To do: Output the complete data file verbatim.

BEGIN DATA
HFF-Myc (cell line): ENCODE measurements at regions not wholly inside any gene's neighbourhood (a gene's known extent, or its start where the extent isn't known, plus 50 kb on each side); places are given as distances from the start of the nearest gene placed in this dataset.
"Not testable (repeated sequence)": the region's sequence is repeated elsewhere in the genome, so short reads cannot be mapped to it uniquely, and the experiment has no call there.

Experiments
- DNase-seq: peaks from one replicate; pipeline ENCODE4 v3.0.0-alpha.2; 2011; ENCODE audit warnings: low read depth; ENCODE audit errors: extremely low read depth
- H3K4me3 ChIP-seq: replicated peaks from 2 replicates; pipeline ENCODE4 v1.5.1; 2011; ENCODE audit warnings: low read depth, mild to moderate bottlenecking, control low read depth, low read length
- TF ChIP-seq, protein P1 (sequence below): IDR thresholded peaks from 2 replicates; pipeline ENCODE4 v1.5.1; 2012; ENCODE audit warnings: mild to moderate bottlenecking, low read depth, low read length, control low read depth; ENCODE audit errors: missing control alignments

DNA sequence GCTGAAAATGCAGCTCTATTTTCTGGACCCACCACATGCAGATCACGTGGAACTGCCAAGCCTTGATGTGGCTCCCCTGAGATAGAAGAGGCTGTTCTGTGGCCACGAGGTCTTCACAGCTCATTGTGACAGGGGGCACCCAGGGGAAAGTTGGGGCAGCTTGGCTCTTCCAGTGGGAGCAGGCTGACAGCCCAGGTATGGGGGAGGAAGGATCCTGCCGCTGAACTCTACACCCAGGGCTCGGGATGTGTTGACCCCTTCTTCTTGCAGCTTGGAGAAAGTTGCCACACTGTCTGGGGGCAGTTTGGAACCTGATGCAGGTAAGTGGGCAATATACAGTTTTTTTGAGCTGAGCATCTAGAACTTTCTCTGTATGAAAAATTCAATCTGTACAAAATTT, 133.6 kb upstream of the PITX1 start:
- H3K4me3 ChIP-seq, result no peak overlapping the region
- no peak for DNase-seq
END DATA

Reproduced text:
HFF-Myc (cell line): ENCODE measurements at regions not wholly inside any gene's neighbourhood (a gene's known extent, or its start where the extent isn't known, plus 50 kb on each side); places are given as distances from the start of the nearest gene placed in this dataset.
"Not testable (repeated sequence)": the region's sequence is repeated elsewhere in the genome, so short reads cannot be mapped to it uniquely, and the experiment has no call there.

Experiments
- DNase-seq: peaks from one replicate; pipeline ENCODE4 v3.0.0-alpha.2; 2011; ENCODE audit warnings: low read depth; ENCODE audit errors: extremely low read depth
- H3K4me3 ChIP-seq: replicated peaks from 2 replicates; pipeline ENCODE4 v1.5.1; 2011; ENCODE audit warnings: low read depth, mild to moderate bottlenecking, control low read depth, low read length
- TF ChIP-seq, protein P1 (sequence below): IDR thresholded peaks from 2 replicates; pipeline ENCODE4 v1.5.1; 2012; ENCODE audit warnings: mild to moderate bottlenecking, low read depth, low read length, control low read depth; ENCODE audit errors: missing control alignments

DNA sequence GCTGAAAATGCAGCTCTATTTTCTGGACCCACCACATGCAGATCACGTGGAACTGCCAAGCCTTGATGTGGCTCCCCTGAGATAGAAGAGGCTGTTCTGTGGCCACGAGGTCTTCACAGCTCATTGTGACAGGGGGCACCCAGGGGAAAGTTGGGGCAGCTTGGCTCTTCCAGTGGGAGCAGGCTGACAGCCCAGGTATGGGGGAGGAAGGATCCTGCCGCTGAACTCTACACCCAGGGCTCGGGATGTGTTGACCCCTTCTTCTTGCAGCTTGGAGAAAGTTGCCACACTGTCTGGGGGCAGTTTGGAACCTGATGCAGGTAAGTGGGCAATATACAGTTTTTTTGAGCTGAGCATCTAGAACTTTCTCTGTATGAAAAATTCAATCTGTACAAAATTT, 133.6 kb upstream of the PITX1 start:
- H3K4me3 ChIP-seq, result no peak overlapping the region
- no peak for DNase-seq